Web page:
By Jessica Borrell
- Singapore Preview
- F1’s first night race in it’s eighth year
- Track changes offer more overtakes
Marina Bay, Singapore – A visually stunning race to watch with more fireworks promised this year with track alterations.
Formula 1’s first official night race is a feast for the eyes. 1,700 light projectors illuminate every millimetre of the track and surrounding area for the whole race weekend. The sparks created by the low riding planks show up more here than any other track and they are stunning. Even the fireworks that light up the main grandstand as Lewis Hamilton crosses the finish line… Sorry for getting a bit ahead of ourselves but this high down force track should suit Mercedes and the ever more confident Hamilton as we enter the final flyaway races of the year.
A safety car is a certainty
All seven previous races in Singapore have included a safety car, an indicator that the tight circuit often trips a few drivers up. Last year it added to the excitement as Hamilton was challenged from the Red Bull of Sebastian Vettel and had to pass him late in the race in order to get the win. The safety car is a pivotal moment in this race which usually edges the time close to the two-hour time limit.
It’s key to point out that any lead Mercedes have made in other races to give them a free pit stop is at higher risk than in any other race as a safety car will erase any lead. Concentration is crucial. It may be a little harsh to point out, but the Pastor Maldonado crash calculator may be quite busy this weekend.
Although Marina Bay is a slow circuit, second only to Monaco, it has plenty of high braking corners which means fuel consumption is hard to judge for strategists up and down the pitwall. Alongside trying to plan for a probable safety car may mean some teams play it too safe whilst others don’t make it back to the pits.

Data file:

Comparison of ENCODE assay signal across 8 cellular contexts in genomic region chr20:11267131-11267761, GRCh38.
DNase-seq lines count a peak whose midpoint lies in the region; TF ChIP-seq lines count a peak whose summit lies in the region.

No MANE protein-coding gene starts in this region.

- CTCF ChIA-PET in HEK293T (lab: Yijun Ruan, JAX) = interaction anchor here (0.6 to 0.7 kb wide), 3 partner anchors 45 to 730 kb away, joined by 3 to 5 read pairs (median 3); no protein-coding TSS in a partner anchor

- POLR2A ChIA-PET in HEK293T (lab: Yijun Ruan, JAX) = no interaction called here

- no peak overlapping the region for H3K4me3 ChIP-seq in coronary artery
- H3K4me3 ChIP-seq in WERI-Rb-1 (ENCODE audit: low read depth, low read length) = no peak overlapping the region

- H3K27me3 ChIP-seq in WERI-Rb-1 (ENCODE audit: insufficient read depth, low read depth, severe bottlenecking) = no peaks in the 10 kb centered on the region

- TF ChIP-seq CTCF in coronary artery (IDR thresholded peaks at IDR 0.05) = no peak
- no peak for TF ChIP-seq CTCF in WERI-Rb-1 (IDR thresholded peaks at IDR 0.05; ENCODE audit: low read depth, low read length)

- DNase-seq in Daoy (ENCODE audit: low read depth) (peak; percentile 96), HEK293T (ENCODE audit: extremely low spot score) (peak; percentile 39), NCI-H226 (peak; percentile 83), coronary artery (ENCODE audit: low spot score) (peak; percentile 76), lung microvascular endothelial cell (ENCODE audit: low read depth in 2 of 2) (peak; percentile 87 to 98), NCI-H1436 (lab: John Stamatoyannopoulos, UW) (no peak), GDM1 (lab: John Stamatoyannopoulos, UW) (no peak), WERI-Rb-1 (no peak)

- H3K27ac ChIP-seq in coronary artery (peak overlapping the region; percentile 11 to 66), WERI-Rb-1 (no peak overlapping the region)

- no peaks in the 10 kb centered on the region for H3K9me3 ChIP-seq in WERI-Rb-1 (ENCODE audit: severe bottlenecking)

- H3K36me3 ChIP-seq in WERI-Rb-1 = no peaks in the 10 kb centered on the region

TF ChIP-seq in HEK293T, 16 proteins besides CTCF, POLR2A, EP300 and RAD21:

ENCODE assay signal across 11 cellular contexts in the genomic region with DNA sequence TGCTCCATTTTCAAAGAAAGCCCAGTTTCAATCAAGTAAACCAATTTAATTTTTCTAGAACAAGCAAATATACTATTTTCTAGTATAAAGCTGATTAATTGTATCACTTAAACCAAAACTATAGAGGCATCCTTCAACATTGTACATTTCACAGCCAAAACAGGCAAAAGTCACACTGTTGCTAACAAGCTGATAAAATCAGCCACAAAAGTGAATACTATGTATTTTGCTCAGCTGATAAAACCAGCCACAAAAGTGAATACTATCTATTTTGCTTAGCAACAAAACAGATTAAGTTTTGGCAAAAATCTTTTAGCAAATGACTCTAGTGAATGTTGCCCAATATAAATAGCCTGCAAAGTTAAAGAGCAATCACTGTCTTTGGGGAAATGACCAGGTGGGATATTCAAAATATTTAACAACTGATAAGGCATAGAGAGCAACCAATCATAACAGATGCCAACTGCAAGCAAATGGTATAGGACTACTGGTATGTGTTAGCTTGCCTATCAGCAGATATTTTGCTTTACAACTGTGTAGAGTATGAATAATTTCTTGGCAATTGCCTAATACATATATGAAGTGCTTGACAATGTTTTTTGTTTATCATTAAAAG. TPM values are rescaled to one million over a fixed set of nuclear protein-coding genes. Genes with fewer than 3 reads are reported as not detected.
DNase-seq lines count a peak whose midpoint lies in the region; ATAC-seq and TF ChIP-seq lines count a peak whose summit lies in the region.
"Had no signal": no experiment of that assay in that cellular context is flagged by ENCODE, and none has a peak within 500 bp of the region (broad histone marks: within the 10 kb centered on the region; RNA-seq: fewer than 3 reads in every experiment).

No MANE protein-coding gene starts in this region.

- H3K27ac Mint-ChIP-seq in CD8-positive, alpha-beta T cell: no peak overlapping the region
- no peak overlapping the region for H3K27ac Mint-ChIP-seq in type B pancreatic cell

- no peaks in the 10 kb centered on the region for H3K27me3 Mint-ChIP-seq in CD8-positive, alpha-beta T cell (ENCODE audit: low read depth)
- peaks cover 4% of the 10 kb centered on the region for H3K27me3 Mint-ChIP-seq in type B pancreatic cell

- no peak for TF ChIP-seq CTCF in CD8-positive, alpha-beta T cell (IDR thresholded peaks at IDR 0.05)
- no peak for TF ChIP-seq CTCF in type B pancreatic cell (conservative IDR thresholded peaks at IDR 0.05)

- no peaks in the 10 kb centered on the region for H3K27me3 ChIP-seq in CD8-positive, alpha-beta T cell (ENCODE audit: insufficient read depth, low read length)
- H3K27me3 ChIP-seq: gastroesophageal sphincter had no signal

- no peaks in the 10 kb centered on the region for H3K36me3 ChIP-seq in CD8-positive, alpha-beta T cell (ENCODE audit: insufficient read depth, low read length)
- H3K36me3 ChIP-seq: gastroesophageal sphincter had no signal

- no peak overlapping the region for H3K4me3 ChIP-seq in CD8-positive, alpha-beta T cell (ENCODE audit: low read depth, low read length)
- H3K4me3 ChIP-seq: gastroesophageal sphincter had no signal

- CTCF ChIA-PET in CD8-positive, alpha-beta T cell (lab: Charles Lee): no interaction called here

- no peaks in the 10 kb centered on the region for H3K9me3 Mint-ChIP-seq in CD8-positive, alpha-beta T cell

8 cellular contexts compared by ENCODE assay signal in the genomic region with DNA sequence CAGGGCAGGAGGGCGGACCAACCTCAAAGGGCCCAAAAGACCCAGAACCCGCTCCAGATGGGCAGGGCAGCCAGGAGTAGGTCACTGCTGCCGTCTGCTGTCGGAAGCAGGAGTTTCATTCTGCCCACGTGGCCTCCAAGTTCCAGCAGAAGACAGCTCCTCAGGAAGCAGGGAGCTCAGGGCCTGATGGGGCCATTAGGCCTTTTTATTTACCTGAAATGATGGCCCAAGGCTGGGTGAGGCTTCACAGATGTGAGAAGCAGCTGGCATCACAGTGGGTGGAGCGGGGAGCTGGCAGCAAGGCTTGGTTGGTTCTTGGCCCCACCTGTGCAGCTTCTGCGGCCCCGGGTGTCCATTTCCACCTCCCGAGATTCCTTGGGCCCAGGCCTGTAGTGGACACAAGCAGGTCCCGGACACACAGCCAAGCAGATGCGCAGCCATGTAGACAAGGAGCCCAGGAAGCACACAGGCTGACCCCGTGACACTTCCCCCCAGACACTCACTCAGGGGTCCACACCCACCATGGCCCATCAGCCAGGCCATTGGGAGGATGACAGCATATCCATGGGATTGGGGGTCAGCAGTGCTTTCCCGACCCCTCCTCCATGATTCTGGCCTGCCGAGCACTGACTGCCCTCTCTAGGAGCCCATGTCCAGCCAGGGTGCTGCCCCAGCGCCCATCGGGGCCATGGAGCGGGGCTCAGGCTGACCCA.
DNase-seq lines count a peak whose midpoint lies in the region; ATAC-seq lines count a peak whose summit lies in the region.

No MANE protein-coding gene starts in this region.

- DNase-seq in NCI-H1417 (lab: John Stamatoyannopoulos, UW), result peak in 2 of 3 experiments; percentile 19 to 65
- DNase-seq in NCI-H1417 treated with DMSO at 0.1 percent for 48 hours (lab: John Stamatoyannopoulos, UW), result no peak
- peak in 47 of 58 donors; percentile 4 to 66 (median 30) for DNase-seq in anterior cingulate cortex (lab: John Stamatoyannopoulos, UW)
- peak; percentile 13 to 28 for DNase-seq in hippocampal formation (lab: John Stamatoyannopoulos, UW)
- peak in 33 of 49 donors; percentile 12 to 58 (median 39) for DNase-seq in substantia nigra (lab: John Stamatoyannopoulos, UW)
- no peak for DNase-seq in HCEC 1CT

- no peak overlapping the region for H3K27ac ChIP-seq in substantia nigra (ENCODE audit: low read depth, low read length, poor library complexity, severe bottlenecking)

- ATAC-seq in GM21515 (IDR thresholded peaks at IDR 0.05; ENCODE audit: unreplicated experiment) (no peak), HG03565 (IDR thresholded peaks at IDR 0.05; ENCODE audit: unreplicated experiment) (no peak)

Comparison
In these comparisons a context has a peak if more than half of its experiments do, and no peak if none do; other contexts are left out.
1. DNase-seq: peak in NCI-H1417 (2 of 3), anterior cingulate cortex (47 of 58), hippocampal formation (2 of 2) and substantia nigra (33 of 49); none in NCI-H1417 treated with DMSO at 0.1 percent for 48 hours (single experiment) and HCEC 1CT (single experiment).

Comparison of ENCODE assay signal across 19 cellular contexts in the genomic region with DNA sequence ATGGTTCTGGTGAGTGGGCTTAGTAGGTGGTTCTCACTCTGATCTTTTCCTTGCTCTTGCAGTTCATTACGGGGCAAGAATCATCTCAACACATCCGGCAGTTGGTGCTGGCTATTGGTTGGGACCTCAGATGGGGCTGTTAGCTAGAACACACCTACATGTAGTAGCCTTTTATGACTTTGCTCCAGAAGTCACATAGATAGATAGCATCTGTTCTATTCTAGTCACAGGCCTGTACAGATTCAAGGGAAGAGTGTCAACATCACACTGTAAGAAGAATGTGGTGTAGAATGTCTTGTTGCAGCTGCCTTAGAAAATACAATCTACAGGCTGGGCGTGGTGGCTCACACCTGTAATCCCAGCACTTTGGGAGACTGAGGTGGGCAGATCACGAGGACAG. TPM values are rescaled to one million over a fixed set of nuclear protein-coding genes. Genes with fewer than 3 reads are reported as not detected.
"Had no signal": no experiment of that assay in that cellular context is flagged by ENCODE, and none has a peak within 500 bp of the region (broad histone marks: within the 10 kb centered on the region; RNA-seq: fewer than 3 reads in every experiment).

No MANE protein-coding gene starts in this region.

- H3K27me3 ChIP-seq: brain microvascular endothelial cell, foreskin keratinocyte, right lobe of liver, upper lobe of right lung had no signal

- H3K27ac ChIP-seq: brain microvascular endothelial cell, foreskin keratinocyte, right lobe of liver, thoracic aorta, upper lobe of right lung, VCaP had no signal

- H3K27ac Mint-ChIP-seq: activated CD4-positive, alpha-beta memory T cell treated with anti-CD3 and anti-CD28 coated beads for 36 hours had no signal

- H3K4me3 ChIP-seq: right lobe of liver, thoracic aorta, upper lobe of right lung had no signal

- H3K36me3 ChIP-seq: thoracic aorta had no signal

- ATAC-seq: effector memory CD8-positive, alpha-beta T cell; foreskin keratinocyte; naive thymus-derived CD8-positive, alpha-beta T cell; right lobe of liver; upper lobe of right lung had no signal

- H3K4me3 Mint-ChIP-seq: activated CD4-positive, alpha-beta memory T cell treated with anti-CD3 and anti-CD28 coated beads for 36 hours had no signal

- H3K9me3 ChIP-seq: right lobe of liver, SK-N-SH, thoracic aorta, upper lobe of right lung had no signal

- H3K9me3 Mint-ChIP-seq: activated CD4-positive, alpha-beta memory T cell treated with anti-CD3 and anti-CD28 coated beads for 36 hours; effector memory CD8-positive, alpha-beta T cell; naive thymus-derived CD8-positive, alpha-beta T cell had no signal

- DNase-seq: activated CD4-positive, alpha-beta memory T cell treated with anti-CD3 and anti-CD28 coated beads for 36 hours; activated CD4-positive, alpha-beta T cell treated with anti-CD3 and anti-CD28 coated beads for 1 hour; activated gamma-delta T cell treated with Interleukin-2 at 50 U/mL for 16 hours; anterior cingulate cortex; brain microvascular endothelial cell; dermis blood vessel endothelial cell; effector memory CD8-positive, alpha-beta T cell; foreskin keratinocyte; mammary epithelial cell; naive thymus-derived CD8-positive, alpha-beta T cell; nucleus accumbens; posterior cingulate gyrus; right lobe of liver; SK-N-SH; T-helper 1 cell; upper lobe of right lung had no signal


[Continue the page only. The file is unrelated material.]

Track alterations ensure overtakes
Critics have said that although the race has a great atmosphere, it lacks action on the track, with the tight walls of the street circuit limiting any overtakes. This year the middle sector has been widened through the corners to promise some more action takes place.
The circuit is rough and bumpy, and overtaking through those corners before can lead to being taken out and slammed into the walls (See Hamilton on Mark Webber in 2010). Another cause of incidents in Singapore are the high kerbs that ruin a cars floor if hit at high speeds and gives room for a chasing car to drive past. (See the whole 2010 race!)
Who can handle the heat?
The Singapore Grand Prix is physically demanding and draining on all the drivers considering it is a slow circuit. You can tell who the fittest drivers are when Jenson Button and Nico Hulkenberg are only just breaking a sweat, compared to the buckets you can see dripping out of Nico Rosberg when he lifts off his helmet. Red Bull’s Daniel Ricciardo told the Formula 1 website it is a challenge like no other.
“Well it is hot! And very humid! I think it’s all those tall buildings downtown – the heat doesn’t have anywhere to go. It’s the most physical challenge of the year. It’s the only race of the season where you crack open your visor to let in some cool air and instantly wish you hadn’t because it’s hotter outside. By the warm-up lap your chilled drinks bottle is the temperature of a freshly-poured cup of tea. It’s a tough place to race – but I love the challenge. I think most of the drivers do.
I like the track. Street circuits are fun: you’re bouncing off the kerbs, kissing the walls, it’s cool. And the city’s great. Good restaurants, good atmosphere, great nightlife.”
The constant battling through corners is hard work, and this street circuit should give Red Bull a chance of getting a heavy haul of points after they finished fifth and sixth in Monaco, a similar circuit to Singapore. Williams may be in trouble of keeping up with the Ferrari’s as the lack of straights where they usually excel will prove troublesome for them to gain any extra places after qualifying.
It is all up to the Mercedes pairing to make a mistake and the others to take advantage of that. Lotus should see improvement after their double DNF at Monza whilst McLaren can only hope the uncertainty of a street circuit could result in surprise points.
The Singapore Grand Prix starts at 1pm and is live on Sky Sports F1 with highlights on the BBC.